You could say that an awakened person has completely established the four foundations of mindfulness, but it's not necessarily so the other way around. Look again at the last quote:

There is the case where a monk, when the mind has passion, discerns that the mind has passion. When the mind is without passion, he discerns that the mind is without passion. When the mind has aversion, he discerns that the mind has aversion. When the mind is without aversion, he discerns that the mind is without aversion. When the mind has delusion, he discerns that the mind has delusion. When the mind is without delusion, he discerns that the mind is without delusion."


This suggests that you can be completely mindful, yet still have passion, aversion, and delusion. You can be mindful of these things but they are still there. So being 100% mindful might mean being mindful of all the dukkha that is going on. It doesn't make it go away, or that it won't come back.

It's still good general advice for practice, I think.

-M
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Re: Did the Buddha talk about "being present"?

Postby Theravadidiliana » Mon Feb 21, 2011 5:16 pm

Thanks guys,

Meindzei,

Could you give me a link to the specific suttas that you quoted from?

:)

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Re: Did the Buddha talk about "being present"?

Postby meindzai » Mon Feb 21, 2011 6:43 pm

Theravadidiliana wrote:Thanks guys,

Meindzei,

Could you give me a link to the specific suttas that you quoted from?

:)

Theravadidiliana


Sorry about that. Got lazy about hyperlinking. :tongue:

All the quotes are from the Satipatthana Sutta: The Four Foundations of Mindfulness.

-M
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Re: Did the Buddha talk about "being present"?

Postby bodom » Mon Feb 21, 2011 7:23 pm

Let one not trace back the past
Or yearn for the future-yet-to-come.
That which is past is left behind
Unattained is the "yet-to-come."
But that which is present he discerns —
With insight as and when it comes.
The Immovable — the-non-irritable.
In that state should the wise one grow
Today itself should one bestir
Tomorrow death may come — who knows?
For no bargain can we strike
With Death who has his mighty hosts.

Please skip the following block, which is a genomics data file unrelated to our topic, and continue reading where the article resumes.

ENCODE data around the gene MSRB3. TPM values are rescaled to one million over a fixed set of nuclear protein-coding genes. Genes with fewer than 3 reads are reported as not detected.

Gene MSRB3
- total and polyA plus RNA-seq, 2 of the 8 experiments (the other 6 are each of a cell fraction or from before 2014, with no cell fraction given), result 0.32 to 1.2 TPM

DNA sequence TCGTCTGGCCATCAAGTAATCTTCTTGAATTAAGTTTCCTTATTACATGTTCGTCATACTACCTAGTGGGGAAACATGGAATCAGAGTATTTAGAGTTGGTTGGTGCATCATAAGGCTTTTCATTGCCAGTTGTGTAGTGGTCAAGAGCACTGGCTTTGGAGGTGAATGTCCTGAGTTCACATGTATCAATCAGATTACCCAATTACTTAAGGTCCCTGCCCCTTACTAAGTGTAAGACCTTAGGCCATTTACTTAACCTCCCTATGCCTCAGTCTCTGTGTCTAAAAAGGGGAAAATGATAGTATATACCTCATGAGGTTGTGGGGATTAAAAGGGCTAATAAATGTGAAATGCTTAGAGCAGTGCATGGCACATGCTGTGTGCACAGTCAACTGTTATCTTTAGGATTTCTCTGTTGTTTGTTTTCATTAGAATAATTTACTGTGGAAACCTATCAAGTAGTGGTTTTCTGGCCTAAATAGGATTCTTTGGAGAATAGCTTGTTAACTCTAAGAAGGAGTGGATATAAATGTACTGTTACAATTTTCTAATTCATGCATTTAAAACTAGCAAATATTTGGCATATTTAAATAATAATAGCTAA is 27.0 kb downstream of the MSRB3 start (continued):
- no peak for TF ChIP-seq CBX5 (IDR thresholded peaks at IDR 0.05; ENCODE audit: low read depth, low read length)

But one who dwells thus ardently
By day, by night, untiringly
Him the Tranquil Sage has called
The Ideal Lover of Solitude. - MN 131



Thus have I heard. At one time the Lord was staying near Savatthi, at the Jeta Grove in Anathapindika's monastery. Now when night was passing a certain devataa, lighting up the whole Jeta Grove with her surpassing beauty, approached the Lord. Having drawn near and prostrated herself she stood to one side.[1]

Standing there the devata said:

Those living in the forest, Peaceful and calm, of pure life, Eating but one meal a day: How is it they appear so radiant?

The Lord replied:

They sorrow not for what is past, They have no longing for the future, The present is sufficient for them: Hence it is they appear so radiant. By having longing for the future, By sorrowing over what is past, By this fools are withered up As a cut down tender reed. - SN 1.10


:anjali:
The heart of the path is SO simple. No need for long explanations. Give up clinging to love and hate, just rest with things as they are. That is all I do in my own practice. Do not try to become anything. Do not make yourself into anything. Do not be a meditator. Do not become enlightened. When you sit, let it be. When you walk, let it be. Grasp at nothing. Resist nothing. Of course, there are dozens of meditation techniques to develop samadhi and many kinds of vipassana. But it all comes back to this - just let it all be. Step over here where it is cool, out of the battle. - Ajahn Chah